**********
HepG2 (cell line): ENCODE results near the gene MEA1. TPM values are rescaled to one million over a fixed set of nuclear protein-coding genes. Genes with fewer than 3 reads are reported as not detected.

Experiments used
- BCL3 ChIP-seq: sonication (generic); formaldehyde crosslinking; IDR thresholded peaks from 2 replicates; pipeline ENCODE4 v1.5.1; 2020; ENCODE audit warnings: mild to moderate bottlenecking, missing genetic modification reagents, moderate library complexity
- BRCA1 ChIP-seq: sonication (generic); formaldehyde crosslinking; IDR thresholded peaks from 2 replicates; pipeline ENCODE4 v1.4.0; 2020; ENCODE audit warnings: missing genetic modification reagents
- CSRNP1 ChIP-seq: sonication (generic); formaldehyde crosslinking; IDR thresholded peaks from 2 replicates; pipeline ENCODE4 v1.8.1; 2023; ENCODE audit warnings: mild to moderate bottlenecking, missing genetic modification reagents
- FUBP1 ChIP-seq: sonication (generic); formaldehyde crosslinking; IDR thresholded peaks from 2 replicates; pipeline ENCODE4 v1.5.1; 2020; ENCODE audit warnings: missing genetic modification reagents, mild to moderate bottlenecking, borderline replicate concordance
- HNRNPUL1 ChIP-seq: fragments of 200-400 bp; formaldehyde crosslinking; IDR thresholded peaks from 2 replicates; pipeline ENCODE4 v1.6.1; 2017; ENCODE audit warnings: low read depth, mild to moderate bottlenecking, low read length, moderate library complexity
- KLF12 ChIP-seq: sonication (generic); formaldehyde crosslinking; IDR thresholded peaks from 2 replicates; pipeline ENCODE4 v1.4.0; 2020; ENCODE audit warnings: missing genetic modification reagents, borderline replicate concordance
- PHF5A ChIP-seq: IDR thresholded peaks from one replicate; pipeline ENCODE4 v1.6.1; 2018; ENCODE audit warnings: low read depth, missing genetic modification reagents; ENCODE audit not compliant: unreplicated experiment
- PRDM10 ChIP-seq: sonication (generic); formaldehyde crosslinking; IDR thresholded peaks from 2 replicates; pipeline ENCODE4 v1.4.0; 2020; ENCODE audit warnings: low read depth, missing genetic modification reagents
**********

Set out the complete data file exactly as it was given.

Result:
HepG2 (cell line): ENCODE results near the gene MEA1. TPM values are rescaled to one million over a fixed set of nuclear protein-coding genes. Genes with fewer than 3 reads are reported as not detected.

Experiments used
- BCL3 ChIP-seq: sonication (generic); formaldehyde crosslinking; IDR thresholded peaks from 2 replicates; pipeline ENCODE4 v1.5.1; 2020; ENCODE audit warnings: mild to moderate bottlenecking, missing genetic modification reagents, moderate library complexity
- BRCA1 ChIP-seq: sonication (generic); formaldehyde crosslinking; IDR thresholded peaks from 2 replicates; pipeline ENCODE4 v1.4.0; 2020; ENCODE audit warnings: missing genetic modification reagents
- CSRNP1 ChIP-seq: sonication (generic); formaldehyde crosslinking; IDR thresholded peaks from 2 replicates; pipeline ENCODE4 v1.8.1; 2023; ENCODE audit warnings: mild to moderate bottlenecking, missing genetic modification reagents
- FUBP1 ChIP-seq: sonication (generic); formaldehyde crosslinking; IDR thresholded peaks from 2 replicates; pipeline ENCODE4 v1.5.1; 2020; ENCODE audit warnings: missing genetic modification reagents, mild to moderate bottlenecking, borderline replicate concordance
- HNRNPUL1 ChIP-seq: fragments of 200-400 bp; formaldehyde crosslinking; IDR thresholded peaks from 2 replicates; pipeline ENCODE4 v1.6.1; 2017; ENCODE audit warnings: low read depth, mild to moderate bottlenecking, low read length, moderate library complexity
- KLF12 ChIP-seq: sonication (generic); formaldehyde crosslinking; IDR thresholded peaks from 2 replicates; pipeline ENCODE4 v1.4.0; 2020; ENCODE audit warnings: missing genetic modification reagents, borderline replicate concordance
- PHF5A ChIP-seq: IDR thresholded peaks from one replicate; pipeline ENCODE4 v1.6.1; 2018; ENCODE audit warnings: low read depth, missing genetic modification reagents; ENCODE audit not compliant: unreplicated experiment
- PRDM10 ChIP-seq: sonication (generic); formaldehyde crosslinking; IDR thresholded peaks from 2 replicates; pipeline ENCODE4 v1.4.0; 2020; ENCODE audit warnings: low read depth, missing genetic modification reagents